Giving Compass' Take:
- Shannon Osaka shares expert opinions on why the public doesn't seem to make climate change as big of an issue as COVID-19, despite these problems requiring similar long-term thinking to drive solution planning.
- How are these issues different? What is similar about the responses? Will climate change be taken more seriously after COVID-19?
- Learn why no ecosystem on Earth is safe from climate change.
What is Giving Compass?
We connect donors to learning resources and ways to support community-led solutions. Learn more about us.
Schools are closed. Entire regions are on lockdown. President Trump has declared a national emergency and is weighing stimulus measures to help companies weather the storm.
Countries around the world are beginning to react to the novel coronavirus with unprecedented speed in an attempt to curb its spread. There are already more than 135,000 cases worldwide and 5,000 deaths.
It’s a worldwide, planetary crisis. So why haven’t we seen this kind of sudden mobilization for human-caused climate change — another global catastrophe that has likely already claimed thousands of lives?
It’s common to bemoan a lack of action on curbing greenhouse gases, and wonder what the world would look like if governments treated the climate crisis like a pandemic, or even a war. But there are real reasons why climate change isn’t emblazoned on every newspaper headline and, like COVID-19, the disease caused by the virus, discussed in sprawling emails at work and in seemingly every grocery store aisle.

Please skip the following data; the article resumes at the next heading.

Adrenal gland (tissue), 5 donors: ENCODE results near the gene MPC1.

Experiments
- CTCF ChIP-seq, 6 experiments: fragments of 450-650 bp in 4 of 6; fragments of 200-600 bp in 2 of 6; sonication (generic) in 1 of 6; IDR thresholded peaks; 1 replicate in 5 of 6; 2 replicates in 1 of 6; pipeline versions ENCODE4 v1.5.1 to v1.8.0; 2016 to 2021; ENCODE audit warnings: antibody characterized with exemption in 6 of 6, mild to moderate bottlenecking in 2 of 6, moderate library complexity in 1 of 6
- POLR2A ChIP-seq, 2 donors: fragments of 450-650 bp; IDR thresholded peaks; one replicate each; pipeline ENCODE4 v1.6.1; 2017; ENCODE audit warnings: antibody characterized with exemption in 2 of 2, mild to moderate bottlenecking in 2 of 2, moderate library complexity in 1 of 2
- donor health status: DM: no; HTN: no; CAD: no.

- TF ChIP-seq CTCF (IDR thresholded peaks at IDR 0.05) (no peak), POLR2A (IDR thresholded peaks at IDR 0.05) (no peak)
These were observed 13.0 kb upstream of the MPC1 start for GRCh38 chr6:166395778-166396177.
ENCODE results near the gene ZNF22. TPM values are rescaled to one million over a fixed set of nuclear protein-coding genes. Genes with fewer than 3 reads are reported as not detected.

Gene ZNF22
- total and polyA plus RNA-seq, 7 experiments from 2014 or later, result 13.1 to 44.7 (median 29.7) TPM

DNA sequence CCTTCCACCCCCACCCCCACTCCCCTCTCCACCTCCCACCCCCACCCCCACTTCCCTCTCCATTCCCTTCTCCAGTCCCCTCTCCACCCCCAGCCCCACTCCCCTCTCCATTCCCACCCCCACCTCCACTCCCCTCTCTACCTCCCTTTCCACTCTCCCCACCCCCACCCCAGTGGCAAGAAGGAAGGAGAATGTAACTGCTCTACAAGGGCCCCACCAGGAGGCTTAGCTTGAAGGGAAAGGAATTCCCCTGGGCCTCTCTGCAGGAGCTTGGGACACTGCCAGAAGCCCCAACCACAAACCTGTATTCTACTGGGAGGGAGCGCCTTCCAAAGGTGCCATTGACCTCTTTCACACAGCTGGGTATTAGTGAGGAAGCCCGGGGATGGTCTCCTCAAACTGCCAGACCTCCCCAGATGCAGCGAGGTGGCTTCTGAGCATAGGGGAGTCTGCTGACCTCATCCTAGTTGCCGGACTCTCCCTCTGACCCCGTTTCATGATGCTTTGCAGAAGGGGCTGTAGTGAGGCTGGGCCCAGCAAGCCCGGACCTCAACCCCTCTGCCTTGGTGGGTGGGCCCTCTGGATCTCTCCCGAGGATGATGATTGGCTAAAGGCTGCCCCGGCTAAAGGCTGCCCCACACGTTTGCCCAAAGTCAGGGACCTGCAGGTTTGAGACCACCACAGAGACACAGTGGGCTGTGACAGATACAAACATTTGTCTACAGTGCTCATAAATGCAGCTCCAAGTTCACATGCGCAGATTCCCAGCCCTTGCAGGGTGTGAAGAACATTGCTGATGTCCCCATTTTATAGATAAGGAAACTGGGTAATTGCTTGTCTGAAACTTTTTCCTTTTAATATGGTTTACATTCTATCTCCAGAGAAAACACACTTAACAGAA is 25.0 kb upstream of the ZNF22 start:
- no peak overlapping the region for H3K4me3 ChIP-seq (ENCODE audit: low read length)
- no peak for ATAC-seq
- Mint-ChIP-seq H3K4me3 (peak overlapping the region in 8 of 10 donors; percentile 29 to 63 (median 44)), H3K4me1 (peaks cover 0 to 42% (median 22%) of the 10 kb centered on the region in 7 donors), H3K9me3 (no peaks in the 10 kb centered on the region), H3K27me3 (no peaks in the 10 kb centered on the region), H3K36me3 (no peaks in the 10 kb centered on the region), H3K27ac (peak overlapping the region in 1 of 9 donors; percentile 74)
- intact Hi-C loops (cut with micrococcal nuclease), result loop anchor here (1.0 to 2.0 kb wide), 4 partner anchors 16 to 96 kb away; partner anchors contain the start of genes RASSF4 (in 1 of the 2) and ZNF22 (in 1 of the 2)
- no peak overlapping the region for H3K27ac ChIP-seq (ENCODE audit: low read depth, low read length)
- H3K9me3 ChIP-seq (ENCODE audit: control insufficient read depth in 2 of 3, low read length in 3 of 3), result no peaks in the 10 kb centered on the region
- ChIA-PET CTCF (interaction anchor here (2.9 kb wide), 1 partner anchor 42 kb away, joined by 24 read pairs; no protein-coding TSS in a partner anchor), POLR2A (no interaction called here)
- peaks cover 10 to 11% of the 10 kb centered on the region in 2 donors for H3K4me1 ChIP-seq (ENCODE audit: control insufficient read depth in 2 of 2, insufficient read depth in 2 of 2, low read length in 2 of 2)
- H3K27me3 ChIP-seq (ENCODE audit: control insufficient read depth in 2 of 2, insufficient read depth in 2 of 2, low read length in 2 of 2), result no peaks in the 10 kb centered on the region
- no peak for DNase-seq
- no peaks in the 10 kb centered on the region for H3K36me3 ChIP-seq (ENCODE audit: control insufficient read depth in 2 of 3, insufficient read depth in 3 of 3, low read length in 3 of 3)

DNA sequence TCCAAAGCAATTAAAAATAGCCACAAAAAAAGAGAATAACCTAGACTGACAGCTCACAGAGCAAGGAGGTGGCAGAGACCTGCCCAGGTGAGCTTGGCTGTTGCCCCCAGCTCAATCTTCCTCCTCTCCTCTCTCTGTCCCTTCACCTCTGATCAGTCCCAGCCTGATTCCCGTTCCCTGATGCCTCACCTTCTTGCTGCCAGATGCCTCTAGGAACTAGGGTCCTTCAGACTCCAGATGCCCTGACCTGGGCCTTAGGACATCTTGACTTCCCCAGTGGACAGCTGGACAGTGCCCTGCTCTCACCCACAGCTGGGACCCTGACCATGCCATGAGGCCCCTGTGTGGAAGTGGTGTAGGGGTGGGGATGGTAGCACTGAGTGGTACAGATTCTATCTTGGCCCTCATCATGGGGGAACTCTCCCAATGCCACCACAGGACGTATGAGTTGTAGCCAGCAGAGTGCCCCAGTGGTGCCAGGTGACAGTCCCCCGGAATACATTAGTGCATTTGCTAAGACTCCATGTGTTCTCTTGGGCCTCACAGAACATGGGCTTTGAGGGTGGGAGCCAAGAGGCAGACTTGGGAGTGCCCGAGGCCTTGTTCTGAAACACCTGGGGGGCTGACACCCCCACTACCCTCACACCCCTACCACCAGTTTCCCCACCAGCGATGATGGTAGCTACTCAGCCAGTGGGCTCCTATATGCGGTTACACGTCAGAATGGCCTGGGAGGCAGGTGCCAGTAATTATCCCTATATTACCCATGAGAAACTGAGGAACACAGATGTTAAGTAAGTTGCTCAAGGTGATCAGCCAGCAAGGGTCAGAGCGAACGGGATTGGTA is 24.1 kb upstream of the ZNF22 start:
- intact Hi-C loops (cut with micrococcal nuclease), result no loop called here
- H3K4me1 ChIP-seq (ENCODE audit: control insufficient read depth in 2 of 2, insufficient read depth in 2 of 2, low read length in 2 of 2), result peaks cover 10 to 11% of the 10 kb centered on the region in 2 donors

“We are certainly under-reacting to climate change,” said Ed Maibach, a professor at George Mason University who studies climate change and public health, in an email. “Because it is a potentially catastrophic health threat that is likely to greatly harm human health and wellbeing for many generations to come.”
Familiar problems often get pushed to the side in favor of new ones, said Susan Clayton, a professor of psychology at Wooster College in Ohio. “Visually, if you stare at the same thing for a long time, you literally stop seeing it because your visual receptors adapt,” she said. That’s akin to how people respond to climate change. “We think, ‘Oh, climate change is bad. But I’ve been hearing about it for a long time. So I don’t necessarily need to pay attention to the stories coming out today.’”
Read the full article about caring about climate change by Shannon Osaka at Grist.